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Report | Environment North Carolina Research and Policy Center

Fracking by the Numbers

Over the past decade, the oil and gas industry has fused two technologies—hydraulic fracturing and horizontal drilling—in a highly polluting effort to unlock oil and gas in underground rock formations across the United States.

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Report | Environment North Carolina Research and Policy Center

Fracking by the Numbers

Over the past decade, the oil and gas industry has fused two technologies—hydraulic fracturing and horizontal drilling—in a highly polluting effort to unlock oil and gas in underground rock formations across the United States.

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News Release | Environment North Carolina

Three of America’s fifty dirtiest power plants, including the Marshall Plant, call North Carolina home

Charlotte, NC – On the heels of recent flooding in Charlotte and throughout the state, a new report from Environment North Carolina Research & Policy Center ranks power plants across the country for carbon pollution, a leading cause of global warming. Three of the nation’s 50 dirtiest power plants, including the Marshall Plant just north of Charlotte, are located in North Carolina, according to the study. Overall, power plants are the state’s largest single source of the pollution that has been linked to extreme weather like droughts, more intense hurricanes, and flooding.

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Report | Environment North Carolina Research and Policy Center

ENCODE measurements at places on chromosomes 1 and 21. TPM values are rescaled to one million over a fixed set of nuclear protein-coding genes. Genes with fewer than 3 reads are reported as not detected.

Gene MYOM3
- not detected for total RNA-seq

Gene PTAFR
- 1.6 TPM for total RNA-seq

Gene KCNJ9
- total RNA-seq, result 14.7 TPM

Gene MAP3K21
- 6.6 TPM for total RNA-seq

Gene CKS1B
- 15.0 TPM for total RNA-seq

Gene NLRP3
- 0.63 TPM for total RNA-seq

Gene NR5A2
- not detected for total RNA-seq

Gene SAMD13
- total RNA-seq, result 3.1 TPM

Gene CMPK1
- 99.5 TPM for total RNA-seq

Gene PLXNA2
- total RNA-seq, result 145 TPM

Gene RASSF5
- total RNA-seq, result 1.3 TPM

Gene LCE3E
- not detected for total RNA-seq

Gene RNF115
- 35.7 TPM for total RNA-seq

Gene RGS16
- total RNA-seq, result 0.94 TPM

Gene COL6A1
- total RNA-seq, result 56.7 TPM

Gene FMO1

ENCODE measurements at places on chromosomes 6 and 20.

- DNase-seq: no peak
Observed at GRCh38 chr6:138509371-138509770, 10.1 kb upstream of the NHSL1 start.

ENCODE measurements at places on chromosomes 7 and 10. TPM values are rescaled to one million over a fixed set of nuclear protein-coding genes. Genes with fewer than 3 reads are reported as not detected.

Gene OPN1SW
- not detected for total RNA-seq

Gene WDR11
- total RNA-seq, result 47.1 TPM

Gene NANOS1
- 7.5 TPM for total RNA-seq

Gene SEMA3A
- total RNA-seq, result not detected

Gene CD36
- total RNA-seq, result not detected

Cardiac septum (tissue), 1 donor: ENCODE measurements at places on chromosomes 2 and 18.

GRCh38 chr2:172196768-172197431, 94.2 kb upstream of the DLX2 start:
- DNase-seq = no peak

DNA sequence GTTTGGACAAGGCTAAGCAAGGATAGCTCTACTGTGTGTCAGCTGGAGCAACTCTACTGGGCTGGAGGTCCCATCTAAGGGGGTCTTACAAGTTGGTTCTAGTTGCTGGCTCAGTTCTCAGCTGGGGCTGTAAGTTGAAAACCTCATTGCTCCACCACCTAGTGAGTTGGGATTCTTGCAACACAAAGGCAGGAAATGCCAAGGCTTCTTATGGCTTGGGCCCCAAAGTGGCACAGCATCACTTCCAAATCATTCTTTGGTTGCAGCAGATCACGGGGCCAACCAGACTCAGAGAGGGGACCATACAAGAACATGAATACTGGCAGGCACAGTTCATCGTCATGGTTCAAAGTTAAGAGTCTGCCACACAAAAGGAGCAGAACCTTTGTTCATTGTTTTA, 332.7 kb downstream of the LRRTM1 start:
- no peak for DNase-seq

America's Dirtiest Power Plants

Global warming is one of the most profound threats of our time, and we’re already starting to feel the impacts – especially when it comes to extreme weather. From Hurricane Sandy to devastating droughts and deadly heat waves, extreme weather events threaten our safety, our health and our environment, and scientists predict things will only get worse for future generations unless we cut the dangerous global warming pollution that is fueling the problem.

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Report | Environment North Carolina Research & Policy Center

Recovering With Solar

Combine the planet’s original energy source—the sun—with a simple, age-old technology, and you get reduced energy costs and less global warming pollution.  That’s the calculation Mecklenburg County and dozens of local governments are making, according to a new report by Environment North Carolina Research & Policy Center.

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